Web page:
If you wanted a more balanced view I would go to Conservativehome, they are less Conservative that most of the posters on here.

    Beware for polls that show a reducing lead.You can play Rogue Bingo and see how many times posters can get the words Rogue,Ignore,Not Right into thier posts.Now and agian you may get a few comments about the polls amongst all the anti-government retoric,however it is worth reading for “The Oracle”. His predictions are legendary.

    All in all it is a very entertaining place if you can ride over the Cam Flam.The posts about the polls are actually worth scrolling down for, some are actually non-partizan.(tips hat to Peter Cairns)

  14. fluffy thoughts,

    i’m commenting on the general picture not on your individual circumstances

    my comment re vat changes were re the effects on shoppers

    my comment on mortgages were re the last cut not future cuts

    look forward to your comments after the next interest rate cut

  15. I could be “pernickerty”…!


    fluffy thoughts,

    i’m commenting on the general picture not on your individual circumstances

    my comment re vat changes were re the effects on shoppers

    my comment on mortgages were re the last cut not future cuts

    look forward to your comments after the next interest rate cut

    But what have your comments got to do with the polls….?

    I maybe wrong – and Anthony will correct me – but should we not focus on the poll-figures, their accuracy, and other intellectual-comments associated…?

    [PLEASE: Don’t get me started on Economics…! ‘) ]

    PS: I am not a nuber: I am a free [English] man! :)

  16. RLH – With reagrds the poll, I think the difference in metholodogy between the different pollsters is being highlighted than neber before.The difference between them is way over the margin of error.So unless they converge towards the day of the election, some will have eggs on thier faces.

    Even the polls themselves contradict themselves, 30% say they will vote Labour and 35 % say that it is not a time for a change of government.Only 22% agree that the governement should boost the economy by borrowing now and paying back later however 50% approve of the plans announced by Darling.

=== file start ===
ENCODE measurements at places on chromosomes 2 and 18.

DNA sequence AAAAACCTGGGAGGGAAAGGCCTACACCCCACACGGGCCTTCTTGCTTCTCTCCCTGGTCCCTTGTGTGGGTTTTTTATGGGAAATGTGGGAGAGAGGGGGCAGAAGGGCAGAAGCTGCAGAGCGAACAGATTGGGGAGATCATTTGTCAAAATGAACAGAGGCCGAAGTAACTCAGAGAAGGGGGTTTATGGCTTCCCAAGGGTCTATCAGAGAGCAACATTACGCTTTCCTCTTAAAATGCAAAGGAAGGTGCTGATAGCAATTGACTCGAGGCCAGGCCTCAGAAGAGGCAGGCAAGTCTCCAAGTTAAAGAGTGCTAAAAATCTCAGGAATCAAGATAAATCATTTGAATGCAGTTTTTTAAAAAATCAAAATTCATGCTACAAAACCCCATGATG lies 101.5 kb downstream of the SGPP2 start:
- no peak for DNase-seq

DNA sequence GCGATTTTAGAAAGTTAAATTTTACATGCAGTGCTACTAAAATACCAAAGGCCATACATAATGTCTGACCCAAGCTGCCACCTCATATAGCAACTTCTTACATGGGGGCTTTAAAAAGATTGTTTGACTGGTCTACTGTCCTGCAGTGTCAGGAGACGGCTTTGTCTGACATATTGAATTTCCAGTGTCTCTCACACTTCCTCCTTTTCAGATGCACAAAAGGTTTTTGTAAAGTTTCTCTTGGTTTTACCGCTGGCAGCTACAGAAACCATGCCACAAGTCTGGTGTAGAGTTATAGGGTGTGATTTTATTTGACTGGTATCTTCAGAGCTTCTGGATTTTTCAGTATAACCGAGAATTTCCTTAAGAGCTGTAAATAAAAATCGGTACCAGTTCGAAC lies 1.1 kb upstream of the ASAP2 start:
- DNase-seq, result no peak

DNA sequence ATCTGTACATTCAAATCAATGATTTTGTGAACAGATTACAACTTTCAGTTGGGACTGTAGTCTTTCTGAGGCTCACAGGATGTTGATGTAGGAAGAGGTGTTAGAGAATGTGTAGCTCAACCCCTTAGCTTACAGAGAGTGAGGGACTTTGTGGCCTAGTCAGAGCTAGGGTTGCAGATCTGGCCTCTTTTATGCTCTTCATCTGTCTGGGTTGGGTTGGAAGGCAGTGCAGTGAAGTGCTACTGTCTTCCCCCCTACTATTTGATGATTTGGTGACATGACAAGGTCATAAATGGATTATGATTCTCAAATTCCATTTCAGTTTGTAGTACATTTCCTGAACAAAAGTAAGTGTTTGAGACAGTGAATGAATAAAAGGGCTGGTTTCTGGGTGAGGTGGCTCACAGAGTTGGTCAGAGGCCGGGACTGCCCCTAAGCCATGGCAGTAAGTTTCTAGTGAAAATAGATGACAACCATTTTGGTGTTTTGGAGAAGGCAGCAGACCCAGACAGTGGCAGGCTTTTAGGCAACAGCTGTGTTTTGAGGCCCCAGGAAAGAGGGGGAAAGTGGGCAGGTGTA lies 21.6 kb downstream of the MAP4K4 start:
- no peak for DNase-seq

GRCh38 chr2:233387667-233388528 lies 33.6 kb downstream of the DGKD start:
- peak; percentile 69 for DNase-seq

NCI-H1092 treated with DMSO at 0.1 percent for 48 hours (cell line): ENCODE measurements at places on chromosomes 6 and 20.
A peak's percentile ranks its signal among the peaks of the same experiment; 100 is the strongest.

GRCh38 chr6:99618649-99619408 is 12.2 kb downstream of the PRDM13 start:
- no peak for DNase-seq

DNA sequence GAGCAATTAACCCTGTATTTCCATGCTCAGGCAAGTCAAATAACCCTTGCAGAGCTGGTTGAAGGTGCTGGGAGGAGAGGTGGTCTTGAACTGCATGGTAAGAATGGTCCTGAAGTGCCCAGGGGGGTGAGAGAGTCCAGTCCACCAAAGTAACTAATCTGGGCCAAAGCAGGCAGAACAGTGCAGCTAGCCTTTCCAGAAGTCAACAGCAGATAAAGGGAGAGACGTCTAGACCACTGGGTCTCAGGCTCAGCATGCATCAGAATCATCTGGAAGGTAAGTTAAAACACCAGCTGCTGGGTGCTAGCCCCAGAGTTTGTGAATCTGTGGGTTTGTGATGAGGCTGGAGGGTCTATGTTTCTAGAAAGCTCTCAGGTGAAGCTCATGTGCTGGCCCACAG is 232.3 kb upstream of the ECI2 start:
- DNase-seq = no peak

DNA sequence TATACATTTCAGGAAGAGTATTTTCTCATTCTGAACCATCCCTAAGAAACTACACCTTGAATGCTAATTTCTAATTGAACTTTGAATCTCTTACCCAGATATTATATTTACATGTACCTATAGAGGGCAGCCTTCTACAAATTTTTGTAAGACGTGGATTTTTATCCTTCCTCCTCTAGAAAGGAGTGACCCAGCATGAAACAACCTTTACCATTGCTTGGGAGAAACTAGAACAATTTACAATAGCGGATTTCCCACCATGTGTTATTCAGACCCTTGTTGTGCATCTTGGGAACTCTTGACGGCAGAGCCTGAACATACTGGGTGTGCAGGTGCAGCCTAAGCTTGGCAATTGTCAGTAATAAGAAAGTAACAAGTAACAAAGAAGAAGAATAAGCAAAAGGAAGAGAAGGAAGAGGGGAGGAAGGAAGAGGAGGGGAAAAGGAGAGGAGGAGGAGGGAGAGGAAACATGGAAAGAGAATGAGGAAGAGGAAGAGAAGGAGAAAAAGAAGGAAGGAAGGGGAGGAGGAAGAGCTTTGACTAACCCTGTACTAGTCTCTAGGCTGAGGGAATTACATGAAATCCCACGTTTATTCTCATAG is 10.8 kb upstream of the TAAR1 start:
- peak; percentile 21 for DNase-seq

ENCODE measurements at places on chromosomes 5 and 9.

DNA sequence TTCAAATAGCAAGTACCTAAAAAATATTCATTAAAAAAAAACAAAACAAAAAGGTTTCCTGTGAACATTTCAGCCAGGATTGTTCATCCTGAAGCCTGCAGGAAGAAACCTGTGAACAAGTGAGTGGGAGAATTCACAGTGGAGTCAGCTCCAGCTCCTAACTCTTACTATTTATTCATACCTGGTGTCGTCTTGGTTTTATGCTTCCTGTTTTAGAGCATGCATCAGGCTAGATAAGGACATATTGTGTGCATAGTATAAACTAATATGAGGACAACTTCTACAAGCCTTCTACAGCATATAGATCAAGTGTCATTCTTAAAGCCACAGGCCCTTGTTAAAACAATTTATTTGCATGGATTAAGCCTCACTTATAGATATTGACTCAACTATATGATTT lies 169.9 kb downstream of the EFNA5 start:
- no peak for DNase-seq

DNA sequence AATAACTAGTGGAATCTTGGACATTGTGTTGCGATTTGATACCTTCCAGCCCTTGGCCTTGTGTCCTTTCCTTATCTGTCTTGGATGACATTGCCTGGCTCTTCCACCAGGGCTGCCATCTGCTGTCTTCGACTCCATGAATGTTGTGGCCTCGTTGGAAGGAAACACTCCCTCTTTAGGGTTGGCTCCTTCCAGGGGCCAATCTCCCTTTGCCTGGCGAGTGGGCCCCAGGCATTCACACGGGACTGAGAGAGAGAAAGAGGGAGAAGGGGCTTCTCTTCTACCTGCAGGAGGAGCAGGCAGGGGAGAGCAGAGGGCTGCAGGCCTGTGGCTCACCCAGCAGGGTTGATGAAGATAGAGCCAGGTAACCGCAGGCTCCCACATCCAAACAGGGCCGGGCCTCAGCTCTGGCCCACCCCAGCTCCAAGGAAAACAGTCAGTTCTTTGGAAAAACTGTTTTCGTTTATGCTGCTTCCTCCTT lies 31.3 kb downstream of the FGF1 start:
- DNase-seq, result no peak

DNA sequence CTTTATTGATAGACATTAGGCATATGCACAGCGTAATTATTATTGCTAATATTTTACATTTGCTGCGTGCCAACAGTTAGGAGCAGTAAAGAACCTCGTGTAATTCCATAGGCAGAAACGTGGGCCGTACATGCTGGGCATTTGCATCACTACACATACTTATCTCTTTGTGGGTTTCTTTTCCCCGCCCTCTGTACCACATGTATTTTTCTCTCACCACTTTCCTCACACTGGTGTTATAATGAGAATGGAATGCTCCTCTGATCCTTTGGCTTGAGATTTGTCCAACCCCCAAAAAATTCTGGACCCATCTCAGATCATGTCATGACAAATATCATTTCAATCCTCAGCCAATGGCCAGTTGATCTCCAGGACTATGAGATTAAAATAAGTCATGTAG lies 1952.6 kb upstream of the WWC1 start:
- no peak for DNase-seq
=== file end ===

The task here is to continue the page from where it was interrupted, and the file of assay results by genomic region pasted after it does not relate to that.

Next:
The biggest crumb of comfort for the government must be that the economic team score lead has improved, which even though admitadley is a small crumb,considering that the headline shows they are 15% behind, show that the voters are at least still listening to what they say.

    Personally I think the polls show the public are very confused with the situation at the moment and are contradicting themselves not only between polls but within actual polls themselves.The percentages now seem to change not only through the different methodology, but also what is the major news of the day. The next poll could show the Conservatives 20% + ahead or Labour drawing level depending on who has asked it and what hit the headlines,and although this happens generally, I can’t remember the varience being so big between polls that are taken within days of each other.At least it makes it more interesting if nothing else.

  17. “don’t know if anyone who posts here lives in the real world ”

    RLH-you seem to be saying that the respondents in the ICM Poll do not live in the “real world”.

    You can certainly argue that they may change their minds for the next Poll.

    But you can’t say they don’t live in “the real world” as you would define it.-they came to a conclusion about the PBR & that’s it-until they get asked again.

    Maybe they’ll share your view next time-maybe they won’t. Like the rest of us , they will find out what sort of real world we face in 2009/2010 when we get there,and no amount of speculation will tell us before hand.

    The PBR is one view of the future-there are plenty of others on offer in the Press. Economists disagree about which is more likely-so do we here-that’s what politics is about.

  18. fluffy thoughts

    i’m commenting on poll trends not isolated polls.

    there appears to be a lot of people here trying to fit single polls into their preferred narrative.

    to sum up my original post in simple terms, the polls will not currently reflect the impact of the fiscal stimulus, interest rate cuts and other measures just the public’s perception of them ( which can be influenced by media narrative ). the proof will be in the post christmas pudding.

    ps if i was pernickety i would point out your typo but i would rather post, not shoot and leave.

  19. ps if i was pernickety i would point out your typo but i would rather post, not shoot and leave.

    Sorry RHLbut aye-isa-programmer from Sarf-Lundun – eddicaked by the aye-yell-eee-ah!.

    No doubt you think Ken did a good job. No doubt you are not from London…!